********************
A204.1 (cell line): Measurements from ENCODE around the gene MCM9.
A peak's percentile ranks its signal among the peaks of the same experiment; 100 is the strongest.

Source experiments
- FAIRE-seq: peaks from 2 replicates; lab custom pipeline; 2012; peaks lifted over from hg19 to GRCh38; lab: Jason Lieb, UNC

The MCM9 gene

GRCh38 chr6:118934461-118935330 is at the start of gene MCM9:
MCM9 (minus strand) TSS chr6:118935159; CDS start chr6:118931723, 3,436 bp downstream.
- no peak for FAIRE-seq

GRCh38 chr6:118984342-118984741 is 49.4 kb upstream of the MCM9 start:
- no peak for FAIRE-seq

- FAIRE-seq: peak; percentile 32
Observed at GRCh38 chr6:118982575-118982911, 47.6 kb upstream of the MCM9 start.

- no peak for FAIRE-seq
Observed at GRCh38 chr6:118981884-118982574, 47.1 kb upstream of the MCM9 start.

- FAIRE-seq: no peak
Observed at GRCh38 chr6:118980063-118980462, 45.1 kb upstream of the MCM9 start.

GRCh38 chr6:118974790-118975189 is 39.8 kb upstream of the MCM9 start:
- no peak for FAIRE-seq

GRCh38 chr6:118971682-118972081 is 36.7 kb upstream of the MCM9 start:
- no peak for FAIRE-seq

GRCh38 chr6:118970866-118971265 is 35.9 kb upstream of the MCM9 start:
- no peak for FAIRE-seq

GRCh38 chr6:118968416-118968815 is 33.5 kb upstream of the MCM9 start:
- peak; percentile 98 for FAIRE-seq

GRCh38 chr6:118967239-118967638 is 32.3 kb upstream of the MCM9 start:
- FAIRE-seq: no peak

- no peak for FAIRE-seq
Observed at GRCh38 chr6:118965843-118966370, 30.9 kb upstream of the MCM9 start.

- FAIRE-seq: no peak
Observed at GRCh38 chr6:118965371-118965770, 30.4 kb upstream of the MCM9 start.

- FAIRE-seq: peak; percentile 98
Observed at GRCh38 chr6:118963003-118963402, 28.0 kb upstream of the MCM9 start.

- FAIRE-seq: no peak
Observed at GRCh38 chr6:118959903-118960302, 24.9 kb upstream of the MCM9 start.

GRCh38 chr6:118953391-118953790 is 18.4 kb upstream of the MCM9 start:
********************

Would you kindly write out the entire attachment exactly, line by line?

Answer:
A204.1 (cell line): Measurements from ENCODE around the gene MCM9.
A peak's percentile ranks its signal among the peaks of the same experiment; 100 is the strongest.

Source experiments
- FAIRE-seq: peaks from 2 replicates; lab custom pipeline; 2012; peaks lifted over from hg19 to GRCh38; lab: Jason Lieb, UNC

The MCM9 gene

GRCh38 chr6:118934461-118935330 is at the start of gene MCM9:
MCM9 (minus strand) TSS chr6:118935159; CDS start chr6:118931723, 3,436 bp downstream.
- no peak for FAIRE-seq

GRCh38 chr6:118984342-118984741 is 49.4 kb upstream of the MCM9 start:
- no peak for FAIRE-seq

- FAIRE-seq: peak; percentile 32
Observed at GRCh38 chr6:118982575-118982911, 47.6 kb upstream of the MCM9 start.

- no peak for FAIRE-seq
Observed at GRCh38 chr6:118981884-118982574, 47.1 kb upstream of the MCM9 start.

- FAIRE-seq: no peak
Observed at GRCh38 chr6:118980063-118980462, 45.1 kb upstream of the MCM9 start.

GRCh38 chr6:118974790-118975189 is 39.8 kb upstream of the MCM9 start:
- no peak for FAIRE-seq

GRCh38 chr6:118971682-118972081 is 36.7 kb upstream of the MCM9 start:
- no peak for FAIRE-seq

GRCh38 chr6:118970866-118971265 is 35.9 kb upstream of the MCM9 start:
- no peak for FAIRE-seq

GRCh38 chr6:118968416-118968815 is 33.5 kb upstream of the MCM9 start:
- peak; percentile 98 for FAIRE-seq

GRCh38 chr6:118967239-118967638 is 32.3 kb upstream of the MCM9 start:
- FAIRE-seq: no peak

- no peak for FAIRE-seq
Observed at GRCh38 chr6:118965843-118966370, 30.9 kb upstream of the MCM9 start.

- FAIRE-seq: no peak
Observed at GRCh38 chr6:118965371-118965770, 30.4 kb upstream of the MCM9 start.

- FAIRE-seq: peak; percentile 98
Observed at GRCh38 chr6:118963003-118963402, 28.0 kb upstream of the MCM9 start.

- FAIRE-seq: no peak
Observed at GRCh38 chr6:118959903-118960302, 24.9 kb upstream of the MCM9 start.

GRCh38 chr6:118953391-118953790 is 18.4 kb upstream of the MCM9 start: